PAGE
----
Malware targeting government organizations

May 27 2024

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Welcome to Gone Phishing, your daily cybersecurity newsletter that wishes all our UK readers a happy Spring bank holiday πŸ–οΈπŸŽ‰πŸ˜Ž

Today’s hottest cybersecurity news stories:

  • 🌏 ASEAN countries targeted by BLOODALCHEMY malware πŸ§›

  • πŸšͺ RustDoor infiltrates JAVS courtroom recording software πŸ‘¨β€βš–οΈ

  • πŸ“± Windows, Android users beware of fake anti-virus websites 🎭 

BLOOD, stealth, and fears 😱😱😱

🚨 BLOODALCHEMY Malware: The Updated Threat πŸ›‘οΈ

Cybersecurity researchers have identified BLOODALCHEMY, a malware targeting government organizations in Southern and Southeastern Asia, as an updated version of Deed RAT, a successor to ShadowPad.

ShadowPad Origins 🧩

"The origin of BLOODALCHEMY and Deed RAT is ShadowPad," noted ITOCHU Cyber & Intelligence. ShadowPad has been used in numerous APT campaigns, making it crucial to monitor this malware closely.

First Discovery πŸ•΅οΈβ€β™‚οΈ

Elastic Security Labs first documented BLOODALCHEMY in October 2023, linked to a campaign by REF5961 targeting ASEAN countries. BLOODALCHEMY is a simple x86 backdoor written in C, injected into a benign process using DLL side-loading. It can gather host information, load additional payloads, and uninstall itself.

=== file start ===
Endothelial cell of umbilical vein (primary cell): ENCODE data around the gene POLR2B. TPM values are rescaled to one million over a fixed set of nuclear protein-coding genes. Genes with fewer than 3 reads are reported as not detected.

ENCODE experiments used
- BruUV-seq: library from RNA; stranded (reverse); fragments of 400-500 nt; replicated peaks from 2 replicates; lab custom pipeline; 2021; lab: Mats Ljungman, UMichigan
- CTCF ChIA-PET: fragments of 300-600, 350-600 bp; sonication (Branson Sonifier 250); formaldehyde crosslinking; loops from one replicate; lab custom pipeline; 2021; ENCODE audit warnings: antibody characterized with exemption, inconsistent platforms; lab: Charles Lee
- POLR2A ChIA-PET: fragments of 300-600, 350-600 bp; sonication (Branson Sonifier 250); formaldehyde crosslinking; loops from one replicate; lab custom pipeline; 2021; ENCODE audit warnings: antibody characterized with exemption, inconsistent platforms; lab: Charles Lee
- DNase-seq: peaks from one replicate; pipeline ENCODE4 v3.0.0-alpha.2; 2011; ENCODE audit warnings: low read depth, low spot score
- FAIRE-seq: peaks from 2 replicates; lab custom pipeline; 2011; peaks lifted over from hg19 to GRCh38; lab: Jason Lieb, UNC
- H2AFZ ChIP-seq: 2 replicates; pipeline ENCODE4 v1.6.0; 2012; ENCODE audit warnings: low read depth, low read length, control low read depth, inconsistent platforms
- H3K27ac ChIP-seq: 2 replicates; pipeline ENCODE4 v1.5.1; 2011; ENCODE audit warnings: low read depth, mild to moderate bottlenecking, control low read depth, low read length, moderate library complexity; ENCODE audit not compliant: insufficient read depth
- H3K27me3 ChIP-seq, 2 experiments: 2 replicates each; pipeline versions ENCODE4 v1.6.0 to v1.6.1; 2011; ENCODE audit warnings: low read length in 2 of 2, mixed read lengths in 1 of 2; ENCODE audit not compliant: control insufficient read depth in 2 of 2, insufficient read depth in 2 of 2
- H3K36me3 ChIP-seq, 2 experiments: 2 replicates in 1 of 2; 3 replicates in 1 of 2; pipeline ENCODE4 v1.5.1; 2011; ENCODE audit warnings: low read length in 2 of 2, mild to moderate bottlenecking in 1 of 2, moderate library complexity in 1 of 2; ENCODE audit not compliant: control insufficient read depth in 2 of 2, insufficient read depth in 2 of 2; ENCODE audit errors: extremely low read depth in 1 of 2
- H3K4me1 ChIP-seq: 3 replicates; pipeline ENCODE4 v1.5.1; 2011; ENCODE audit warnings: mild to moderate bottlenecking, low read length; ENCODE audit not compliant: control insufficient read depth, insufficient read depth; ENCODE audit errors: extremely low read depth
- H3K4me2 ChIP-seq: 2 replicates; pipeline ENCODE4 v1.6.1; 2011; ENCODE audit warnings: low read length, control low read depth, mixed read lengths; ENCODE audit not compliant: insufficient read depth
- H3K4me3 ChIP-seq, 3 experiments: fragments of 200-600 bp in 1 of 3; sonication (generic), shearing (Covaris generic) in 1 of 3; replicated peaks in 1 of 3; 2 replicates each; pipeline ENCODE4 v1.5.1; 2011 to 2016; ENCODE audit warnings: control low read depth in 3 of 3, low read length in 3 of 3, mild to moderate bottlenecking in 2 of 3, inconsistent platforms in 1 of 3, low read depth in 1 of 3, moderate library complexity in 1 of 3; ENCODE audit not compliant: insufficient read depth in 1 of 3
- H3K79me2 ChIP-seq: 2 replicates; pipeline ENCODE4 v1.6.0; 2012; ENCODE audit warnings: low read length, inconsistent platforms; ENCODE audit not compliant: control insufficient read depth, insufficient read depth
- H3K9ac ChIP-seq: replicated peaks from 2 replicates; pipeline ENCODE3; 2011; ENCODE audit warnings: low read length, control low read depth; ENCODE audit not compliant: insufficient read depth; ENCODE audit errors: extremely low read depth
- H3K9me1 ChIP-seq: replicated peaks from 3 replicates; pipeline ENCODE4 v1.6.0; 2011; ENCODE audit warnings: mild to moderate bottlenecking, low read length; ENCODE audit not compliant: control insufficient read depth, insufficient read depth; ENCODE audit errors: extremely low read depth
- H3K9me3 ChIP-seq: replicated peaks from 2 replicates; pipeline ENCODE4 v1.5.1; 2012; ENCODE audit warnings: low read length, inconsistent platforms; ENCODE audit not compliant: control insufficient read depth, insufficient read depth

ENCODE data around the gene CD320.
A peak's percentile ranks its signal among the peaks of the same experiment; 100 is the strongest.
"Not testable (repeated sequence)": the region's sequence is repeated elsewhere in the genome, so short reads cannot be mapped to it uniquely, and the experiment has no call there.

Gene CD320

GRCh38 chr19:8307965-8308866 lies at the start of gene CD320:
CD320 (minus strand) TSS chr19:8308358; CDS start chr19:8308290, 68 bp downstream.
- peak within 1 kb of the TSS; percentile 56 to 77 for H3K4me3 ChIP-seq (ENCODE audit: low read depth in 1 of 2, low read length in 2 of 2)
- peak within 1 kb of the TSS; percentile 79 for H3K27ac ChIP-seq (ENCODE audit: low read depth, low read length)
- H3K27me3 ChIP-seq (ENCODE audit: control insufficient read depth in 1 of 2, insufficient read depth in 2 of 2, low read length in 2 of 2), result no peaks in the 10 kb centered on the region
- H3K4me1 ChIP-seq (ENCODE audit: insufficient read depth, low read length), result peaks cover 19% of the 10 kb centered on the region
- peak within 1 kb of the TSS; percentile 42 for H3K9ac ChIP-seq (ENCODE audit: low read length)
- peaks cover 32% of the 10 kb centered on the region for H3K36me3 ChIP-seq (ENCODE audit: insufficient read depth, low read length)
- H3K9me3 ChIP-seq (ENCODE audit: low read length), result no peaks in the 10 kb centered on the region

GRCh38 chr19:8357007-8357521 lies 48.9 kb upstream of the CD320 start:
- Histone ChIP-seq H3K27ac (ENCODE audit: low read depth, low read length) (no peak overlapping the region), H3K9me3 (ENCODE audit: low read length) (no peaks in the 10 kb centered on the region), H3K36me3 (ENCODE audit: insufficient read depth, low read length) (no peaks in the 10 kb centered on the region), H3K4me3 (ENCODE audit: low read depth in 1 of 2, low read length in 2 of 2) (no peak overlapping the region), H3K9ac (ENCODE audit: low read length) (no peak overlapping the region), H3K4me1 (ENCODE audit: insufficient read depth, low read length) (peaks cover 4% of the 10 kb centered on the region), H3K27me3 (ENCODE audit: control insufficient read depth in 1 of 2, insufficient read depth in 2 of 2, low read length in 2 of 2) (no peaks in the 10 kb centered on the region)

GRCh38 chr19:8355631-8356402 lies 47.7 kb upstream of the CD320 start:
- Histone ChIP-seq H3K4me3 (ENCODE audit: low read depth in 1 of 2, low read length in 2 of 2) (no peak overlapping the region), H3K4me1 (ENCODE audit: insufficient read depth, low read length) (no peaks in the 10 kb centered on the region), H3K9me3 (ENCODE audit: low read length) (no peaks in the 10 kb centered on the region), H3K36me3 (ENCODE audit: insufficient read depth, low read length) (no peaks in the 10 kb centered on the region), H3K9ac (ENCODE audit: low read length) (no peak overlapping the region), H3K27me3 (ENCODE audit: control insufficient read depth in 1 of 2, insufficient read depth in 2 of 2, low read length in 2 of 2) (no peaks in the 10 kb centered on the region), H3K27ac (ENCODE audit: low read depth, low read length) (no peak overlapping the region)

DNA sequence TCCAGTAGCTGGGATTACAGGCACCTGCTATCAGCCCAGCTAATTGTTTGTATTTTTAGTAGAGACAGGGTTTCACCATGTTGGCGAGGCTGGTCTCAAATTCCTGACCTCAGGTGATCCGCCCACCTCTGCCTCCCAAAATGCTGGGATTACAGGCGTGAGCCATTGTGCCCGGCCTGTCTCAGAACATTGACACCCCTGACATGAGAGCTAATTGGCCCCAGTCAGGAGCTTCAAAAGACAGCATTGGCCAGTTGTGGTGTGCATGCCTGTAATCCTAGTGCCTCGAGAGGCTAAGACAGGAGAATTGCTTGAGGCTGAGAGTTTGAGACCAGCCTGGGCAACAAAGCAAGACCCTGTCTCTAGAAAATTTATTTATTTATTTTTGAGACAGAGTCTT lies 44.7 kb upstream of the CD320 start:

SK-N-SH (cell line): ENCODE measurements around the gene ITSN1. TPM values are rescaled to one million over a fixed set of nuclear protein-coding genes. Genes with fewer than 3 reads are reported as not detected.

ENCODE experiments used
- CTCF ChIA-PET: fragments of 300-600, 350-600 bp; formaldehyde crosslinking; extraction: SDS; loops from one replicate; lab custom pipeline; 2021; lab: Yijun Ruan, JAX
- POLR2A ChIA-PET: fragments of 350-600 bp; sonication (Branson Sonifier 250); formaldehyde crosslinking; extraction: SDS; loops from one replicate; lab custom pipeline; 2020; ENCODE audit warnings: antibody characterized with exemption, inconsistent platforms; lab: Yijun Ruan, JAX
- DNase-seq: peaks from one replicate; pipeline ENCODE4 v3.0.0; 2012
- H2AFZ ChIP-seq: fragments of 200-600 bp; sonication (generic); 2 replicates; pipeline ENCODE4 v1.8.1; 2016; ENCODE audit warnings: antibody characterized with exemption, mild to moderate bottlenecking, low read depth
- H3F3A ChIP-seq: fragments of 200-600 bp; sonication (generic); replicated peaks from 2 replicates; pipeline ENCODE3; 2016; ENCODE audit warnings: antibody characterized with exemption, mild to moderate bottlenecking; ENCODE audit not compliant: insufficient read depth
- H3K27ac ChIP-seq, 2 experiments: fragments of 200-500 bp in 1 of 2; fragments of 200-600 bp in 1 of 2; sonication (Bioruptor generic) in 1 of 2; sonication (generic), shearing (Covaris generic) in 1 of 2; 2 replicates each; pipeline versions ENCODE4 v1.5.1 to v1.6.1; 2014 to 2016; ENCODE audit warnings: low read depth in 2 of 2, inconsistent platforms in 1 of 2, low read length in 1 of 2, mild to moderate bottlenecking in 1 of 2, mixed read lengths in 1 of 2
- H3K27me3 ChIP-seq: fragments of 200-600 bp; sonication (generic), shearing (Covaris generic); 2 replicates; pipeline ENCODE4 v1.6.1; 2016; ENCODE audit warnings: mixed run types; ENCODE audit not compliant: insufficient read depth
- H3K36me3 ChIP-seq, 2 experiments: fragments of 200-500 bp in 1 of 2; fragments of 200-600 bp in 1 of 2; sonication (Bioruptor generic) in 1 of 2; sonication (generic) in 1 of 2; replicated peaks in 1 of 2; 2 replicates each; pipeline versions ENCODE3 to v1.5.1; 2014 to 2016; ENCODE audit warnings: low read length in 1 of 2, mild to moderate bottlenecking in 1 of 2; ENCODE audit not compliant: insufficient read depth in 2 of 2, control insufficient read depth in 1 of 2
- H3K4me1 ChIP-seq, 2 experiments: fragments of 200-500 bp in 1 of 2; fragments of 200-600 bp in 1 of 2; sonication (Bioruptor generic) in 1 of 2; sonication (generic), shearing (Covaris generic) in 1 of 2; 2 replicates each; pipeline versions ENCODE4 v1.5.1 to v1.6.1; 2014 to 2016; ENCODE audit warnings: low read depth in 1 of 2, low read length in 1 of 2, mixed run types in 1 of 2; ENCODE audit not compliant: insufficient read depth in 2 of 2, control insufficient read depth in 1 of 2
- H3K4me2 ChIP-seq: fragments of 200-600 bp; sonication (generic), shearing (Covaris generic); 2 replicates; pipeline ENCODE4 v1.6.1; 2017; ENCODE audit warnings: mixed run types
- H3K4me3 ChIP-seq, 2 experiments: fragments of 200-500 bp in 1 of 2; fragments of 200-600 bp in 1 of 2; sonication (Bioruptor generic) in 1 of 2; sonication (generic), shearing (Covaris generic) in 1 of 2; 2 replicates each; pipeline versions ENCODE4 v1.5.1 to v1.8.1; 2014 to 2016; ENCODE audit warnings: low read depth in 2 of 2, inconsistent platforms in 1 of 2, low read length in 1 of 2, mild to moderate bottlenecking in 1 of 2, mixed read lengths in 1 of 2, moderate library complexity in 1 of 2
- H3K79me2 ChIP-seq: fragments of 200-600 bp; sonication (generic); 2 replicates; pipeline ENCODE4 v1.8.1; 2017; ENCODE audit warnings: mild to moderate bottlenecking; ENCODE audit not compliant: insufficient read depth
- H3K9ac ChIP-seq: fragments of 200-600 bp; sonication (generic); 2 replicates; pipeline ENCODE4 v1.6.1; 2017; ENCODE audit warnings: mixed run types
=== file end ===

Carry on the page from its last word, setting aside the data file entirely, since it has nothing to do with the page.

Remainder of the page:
Infection Method ☣️

Attackers gain initial access by compromising a maintenance account on a VPN device, then deploy BrDifxapi.exe to sideload BrLogAPI.dll. This loader executes BLOODALCHEMY shellcode in memory, evading sandbox analysis, setting up persistence, and establishing contact with a remote server.

Code Similarities πŸ”

ITOCHU found code similarities between BLOODALCHEMY and Deed RAT, which is linked to the Space Pirates threat actor and viewed as the next iteration of ShadowPad. Both share unique data structures and shellcode loading processes.

Chinese Nexus 🌐

ShadowPad and PlugX have been used extensively by China-linked hacking groups. Leaks from Chinese state contractor I-Soon indicate that similar tools are used across multiple campaigns, suggesting centralised oversight of tools and techniques.

Ongoing Threat πŸš€

Sharp Dragon (formerly Sharp Panda), a China-linked threat actor, has expanded its targeting to include government organisations in Africa and the Caribbean, highlighting the persistent and evolving nature of these cyber threats.

Stay informed and secure! πŸ”’πŸ’‘

It’s a revolving RustDoor of cybercrime πŸ’€πŸ’€πŸ’€

🚨 Malicious Actors Compromise JAVS Software with RustDoor Malware 🦠

Cybersecurity experts have discovered that the installer for Justice AV Solutions (JAVS) courtroom video recording software has been backdoored to deliver RustDoor malware.

Vulnerability Details πŸ”’

The attack, tracked as CVE-2024-4978 (CVSS score: 8.7), affects JAVS Viewer v8.3.7, used for managing digital recordings of courtroom proceedings. The compromised installer, "JAVS Viewer Setup," was downloaded from the official JAVS site on March 5, 2024.

Rapid7's Findings πŸ”

Rapid7 initiated an investigation after finding a malicious executable "fffmpeg.exe" in the software's Windows installation folder. This file, signed by "Vanguard Tech Limited" instead of "Justice AV Solutions Inc," executed encoded PowerShell scripts and contacted a command-and-control (C&C) server.

Malware Capabilities βš™οΈ

The malware:

  • Uses Windows sockets and WinHTTP requests to communicate with the C&C server.

  • Runs obfuscated PowerShell scripts to bypass AMSI and disable ETW.